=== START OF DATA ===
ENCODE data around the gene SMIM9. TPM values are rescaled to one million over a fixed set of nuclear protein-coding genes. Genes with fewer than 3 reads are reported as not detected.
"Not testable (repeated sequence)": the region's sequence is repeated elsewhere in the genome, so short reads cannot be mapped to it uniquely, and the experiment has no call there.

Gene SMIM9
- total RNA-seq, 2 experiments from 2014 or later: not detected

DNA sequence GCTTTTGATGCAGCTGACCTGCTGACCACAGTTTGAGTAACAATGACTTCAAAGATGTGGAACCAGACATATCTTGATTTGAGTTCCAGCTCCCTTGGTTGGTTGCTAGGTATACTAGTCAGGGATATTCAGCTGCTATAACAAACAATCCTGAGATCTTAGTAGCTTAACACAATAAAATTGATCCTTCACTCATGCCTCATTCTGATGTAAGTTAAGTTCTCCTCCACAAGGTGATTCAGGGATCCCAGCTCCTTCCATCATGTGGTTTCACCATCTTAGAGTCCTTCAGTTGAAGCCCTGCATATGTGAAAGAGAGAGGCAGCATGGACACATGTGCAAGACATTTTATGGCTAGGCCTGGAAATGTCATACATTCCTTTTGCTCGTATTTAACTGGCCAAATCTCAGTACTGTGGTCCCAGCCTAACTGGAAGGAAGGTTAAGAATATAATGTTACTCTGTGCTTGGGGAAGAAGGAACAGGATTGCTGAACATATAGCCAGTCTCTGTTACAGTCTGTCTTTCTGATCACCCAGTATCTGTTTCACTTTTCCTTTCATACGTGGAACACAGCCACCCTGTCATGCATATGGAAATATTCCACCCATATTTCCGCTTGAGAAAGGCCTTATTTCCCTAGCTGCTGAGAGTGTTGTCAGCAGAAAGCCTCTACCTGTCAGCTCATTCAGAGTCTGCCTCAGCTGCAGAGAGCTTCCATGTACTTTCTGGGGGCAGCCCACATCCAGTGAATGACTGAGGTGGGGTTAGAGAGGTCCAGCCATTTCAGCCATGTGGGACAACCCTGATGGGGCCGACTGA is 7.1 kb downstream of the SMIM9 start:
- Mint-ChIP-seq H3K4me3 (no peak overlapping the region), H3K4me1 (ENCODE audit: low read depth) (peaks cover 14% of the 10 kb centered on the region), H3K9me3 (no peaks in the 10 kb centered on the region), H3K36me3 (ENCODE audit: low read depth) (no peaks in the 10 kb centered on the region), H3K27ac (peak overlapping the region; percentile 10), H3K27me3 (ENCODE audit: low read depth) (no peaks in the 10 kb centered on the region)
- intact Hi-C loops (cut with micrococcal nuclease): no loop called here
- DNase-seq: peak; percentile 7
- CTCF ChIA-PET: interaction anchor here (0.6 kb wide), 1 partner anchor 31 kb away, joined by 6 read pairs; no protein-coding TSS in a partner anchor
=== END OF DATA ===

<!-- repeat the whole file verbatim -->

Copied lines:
ENCODE data around the gene SMIM9. TPM values are rescaled to one million over a fixed set of nuclear protein-coding genes. Genes with fewer than 3 reads are reported as not detected.
"Not testable (repeated sequence)": the region's sequence is repeated elsewhere in the genome, so short reads cannot be mapped to it uniquely, and the experiment has no call there.

Gene SMIM9
- total RNA-seq, 2 experiments from 2014 or later: not detected

DNA sequence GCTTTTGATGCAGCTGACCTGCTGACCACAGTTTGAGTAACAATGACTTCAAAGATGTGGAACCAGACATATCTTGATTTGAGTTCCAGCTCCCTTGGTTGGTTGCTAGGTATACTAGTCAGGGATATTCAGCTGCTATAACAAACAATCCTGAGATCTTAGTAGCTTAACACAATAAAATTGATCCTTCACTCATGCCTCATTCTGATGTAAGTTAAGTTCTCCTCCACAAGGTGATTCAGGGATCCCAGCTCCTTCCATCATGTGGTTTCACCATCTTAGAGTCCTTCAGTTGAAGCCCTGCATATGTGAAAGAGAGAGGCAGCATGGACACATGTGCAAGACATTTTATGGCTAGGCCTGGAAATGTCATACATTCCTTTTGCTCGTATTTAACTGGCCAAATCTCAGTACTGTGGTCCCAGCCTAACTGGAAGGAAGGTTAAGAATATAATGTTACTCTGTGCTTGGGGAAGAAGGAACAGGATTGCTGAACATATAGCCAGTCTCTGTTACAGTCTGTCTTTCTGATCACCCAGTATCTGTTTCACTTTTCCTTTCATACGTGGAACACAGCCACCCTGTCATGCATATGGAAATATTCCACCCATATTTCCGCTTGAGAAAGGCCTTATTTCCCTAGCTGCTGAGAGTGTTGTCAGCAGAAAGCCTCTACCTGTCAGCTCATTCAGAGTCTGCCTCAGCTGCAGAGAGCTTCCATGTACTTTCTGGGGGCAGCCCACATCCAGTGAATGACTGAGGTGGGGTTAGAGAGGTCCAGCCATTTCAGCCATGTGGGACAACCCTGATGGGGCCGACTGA is 7.1 kb downstream of the SMIM9 start:
- Mint-ChIP-seq H3K4me3 (no peak overlapping the region), H3K4me1 (ENCODE audit: low read depth) (peaks cover 14% of the 10 kb centered on the region), H3K9me3 (no peaks in the 10 kb centered on the region), H3K36me3 (ENCODE audit: low read depth) (no peaks in the 10 kb centered on the region), H3K27ac (peak overlapping the region; percentile 10), H3K27me3 (ENCODE audit: low read depth) (no peaks in the 10 kb centered on the region)
- intact Hi-C loops (cut with micrococcal nuclease): no loop called here
- DNase-seq: peak; percentile 7
- CTCF ChIA-PET: interaction anchor here (0.6 kb wide), 1 partner anchor 31 kb away, joined by 6 read pairs; no protein-coding TSS in a partner anchor